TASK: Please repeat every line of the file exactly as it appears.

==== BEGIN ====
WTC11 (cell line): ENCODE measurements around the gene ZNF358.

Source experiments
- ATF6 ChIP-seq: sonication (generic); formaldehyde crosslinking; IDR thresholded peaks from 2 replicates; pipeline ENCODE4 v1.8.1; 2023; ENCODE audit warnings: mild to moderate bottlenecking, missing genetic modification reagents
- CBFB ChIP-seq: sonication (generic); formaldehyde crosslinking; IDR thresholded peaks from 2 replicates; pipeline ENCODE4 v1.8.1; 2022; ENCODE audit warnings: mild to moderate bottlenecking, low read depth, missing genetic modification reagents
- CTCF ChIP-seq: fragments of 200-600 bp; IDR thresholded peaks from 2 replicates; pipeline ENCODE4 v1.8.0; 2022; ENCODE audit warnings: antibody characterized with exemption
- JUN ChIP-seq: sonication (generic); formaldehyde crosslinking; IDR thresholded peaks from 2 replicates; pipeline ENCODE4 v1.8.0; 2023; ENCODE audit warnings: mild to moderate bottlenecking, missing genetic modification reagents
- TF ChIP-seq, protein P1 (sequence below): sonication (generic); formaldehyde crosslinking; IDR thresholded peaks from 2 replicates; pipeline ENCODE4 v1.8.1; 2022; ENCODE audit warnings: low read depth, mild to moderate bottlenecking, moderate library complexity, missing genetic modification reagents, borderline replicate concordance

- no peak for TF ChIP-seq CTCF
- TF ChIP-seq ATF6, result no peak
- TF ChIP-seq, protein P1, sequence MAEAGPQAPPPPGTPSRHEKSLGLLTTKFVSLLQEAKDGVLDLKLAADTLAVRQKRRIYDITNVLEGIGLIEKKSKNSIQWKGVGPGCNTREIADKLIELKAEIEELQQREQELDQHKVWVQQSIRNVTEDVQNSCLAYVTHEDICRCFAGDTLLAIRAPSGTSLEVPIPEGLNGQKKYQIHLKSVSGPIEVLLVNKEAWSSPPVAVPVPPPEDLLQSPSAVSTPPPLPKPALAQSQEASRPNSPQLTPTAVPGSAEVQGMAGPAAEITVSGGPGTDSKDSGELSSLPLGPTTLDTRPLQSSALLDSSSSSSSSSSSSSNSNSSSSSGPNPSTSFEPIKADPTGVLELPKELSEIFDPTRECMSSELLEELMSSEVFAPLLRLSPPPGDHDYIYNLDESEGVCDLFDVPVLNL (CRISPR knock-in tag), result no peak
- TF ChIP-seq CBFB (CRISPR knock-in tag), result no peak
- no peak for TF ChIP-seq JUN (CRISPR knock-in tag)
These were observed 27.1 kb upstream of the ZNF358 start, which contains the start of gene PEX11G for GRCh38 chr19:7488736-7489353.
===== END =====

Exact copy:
WTC11 (cell line): ENCODE measurements around the gene ZNF358.

Source experiments
- ATF6 ChIP-seq: sonication (generic); formaldehyde crosslinking; IDR thresholded peaks from 2 replicates; pipeline ENCODE4 v1.8.1; 2023; ENCODE audit warnings: mild to moderate bottlenecking, missing genetic modification reagents
- CBFB ChIP-seq: sonication (generic); formaldehyde crosslinking; IDR thresholded peaks from 2 replicates; pipeline ENCODE4 v1.8.1; 2022; ENCODE audit warnings: mild to moderate bottlenecking, low read depth, missing genetic modification reagents
- CTCF ChIP-seq: fragments of 200-600 bp; IDR thresholded peaks from 2 replicates; pipeline ENCODE4 v1.8.0; 2022; ENCODE audit warnings: antibody characterized with exemption
- JUN ChIP-seq: sonication (generic); formaldehyde crosslinking; IDR thresholded peaks from 2 replicates; pipeline ENCODE4 v1.8.0; 2023; ENCODE audit warnings: mild to moderate bottlenecking, missing genetic modification reagents
- TF ChIP-seq, protein P1 (sequence below): sonication (generic); formaldehyde crosslinking; IDR thresholded peaks from 2 replicates; pipeline ENCODE4 v1.8.1; 2022; ENCODE audit warnings: low read depth, mild to moderate bottlenecking, moderate library complexity, missing genetic modification reagents, borderline replicate concordance

- no peak for TF ChIP-seq CTCF
- TF ChIP-seq ATF6, result no peak
- TF ChIP-seq, protein P1, sequence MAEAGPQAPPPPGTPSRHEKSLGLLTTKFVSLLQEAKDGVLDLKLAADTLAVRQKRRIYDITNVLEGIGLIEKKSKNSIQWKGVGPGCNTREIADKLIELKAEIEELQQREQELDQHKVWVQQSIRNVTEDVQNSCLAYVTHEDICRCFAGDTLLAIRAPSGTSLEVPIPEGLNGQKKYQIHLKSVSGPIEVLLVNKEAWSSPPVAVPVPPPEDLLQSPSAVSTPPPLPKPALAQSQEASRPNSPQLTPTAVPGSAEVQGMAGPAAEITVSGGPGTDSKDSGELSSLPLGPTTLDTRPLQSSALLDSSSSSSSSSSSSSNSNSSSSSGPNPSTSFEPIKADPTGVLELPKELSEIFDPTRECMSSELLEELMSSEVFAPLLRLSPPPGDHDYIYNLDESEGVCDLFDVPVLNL (CRISPR knock-in tag), result no peak
- TF ChIP-seq CBFB (CRISPR knock-in tag), result no peak
- no peak for TF ChIP-seq JUN (CRISPR knock-in tag)
These were observed 27.1 kb upstream of the ZNF358 start, which contains the start of gene PEX11G for GRCh38 chr19:7488736-7489353.